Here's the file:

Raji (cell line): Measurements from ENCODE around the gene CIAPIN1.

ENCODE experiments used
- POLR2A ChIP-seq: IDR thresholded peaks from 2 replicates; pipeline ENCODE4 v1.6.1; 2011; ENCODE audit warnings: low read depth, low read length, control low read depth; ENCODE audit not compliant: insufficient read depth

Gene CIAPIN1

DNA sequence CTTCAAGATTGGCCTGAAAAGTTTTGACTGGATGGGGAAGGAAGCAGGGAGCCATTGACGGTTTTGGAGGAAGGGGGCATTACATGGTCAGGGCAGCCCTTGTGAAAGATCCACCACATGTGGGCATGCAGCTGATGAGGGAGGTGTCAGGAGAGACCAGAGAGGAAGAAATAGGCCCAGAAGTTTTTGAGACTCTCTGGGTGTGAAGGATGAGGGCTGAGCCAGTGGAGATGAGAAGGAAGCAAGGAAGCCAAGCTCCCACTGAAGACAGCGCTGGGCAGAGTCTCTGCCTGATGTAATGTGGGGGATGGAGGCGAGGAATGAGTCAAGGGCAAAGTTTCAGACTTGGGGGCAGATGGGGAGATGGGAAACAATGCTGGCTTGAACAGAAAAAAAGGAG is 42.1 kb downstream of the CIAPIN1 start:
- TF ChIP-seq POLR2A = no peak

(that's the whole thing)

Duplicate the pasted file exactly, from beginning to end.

Raji (cell line): Measurements from ENCODE around the gene CIAPIN1.

ENCODE experiments used
- POLR2A ChIP-seq: IDR thresholded peaks from 2 replicates; pipeline ENCODE4 v1.6.1; 2011; ENCODE audit warnings: low read depth, low read length, control low read depth; ENCODE audit not compliant: insufficient read depth

Gene CIAPIN1

DNA sequence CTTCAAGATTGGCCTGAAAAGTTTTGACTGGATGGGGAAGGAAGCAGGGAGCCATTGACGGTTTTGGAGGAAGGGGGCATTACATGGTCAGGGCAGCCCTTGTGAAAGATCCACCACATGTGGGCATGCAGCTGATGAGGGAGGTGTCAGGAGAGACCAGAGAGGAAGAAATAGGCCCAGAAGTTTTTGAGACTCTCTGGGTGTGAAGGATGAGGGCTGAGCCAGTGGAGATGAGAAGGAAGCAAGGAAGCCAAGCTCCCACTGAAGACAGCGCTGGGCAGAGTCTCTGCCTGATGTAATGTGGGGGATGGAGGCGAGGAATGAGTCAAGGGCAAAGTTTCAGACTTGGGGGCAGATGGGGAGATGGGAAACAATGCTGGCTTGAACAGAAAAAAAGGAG is 42.1 kb downstream of the CIAPIN1 start:
- TF ChIP-seq POLR2A = no peak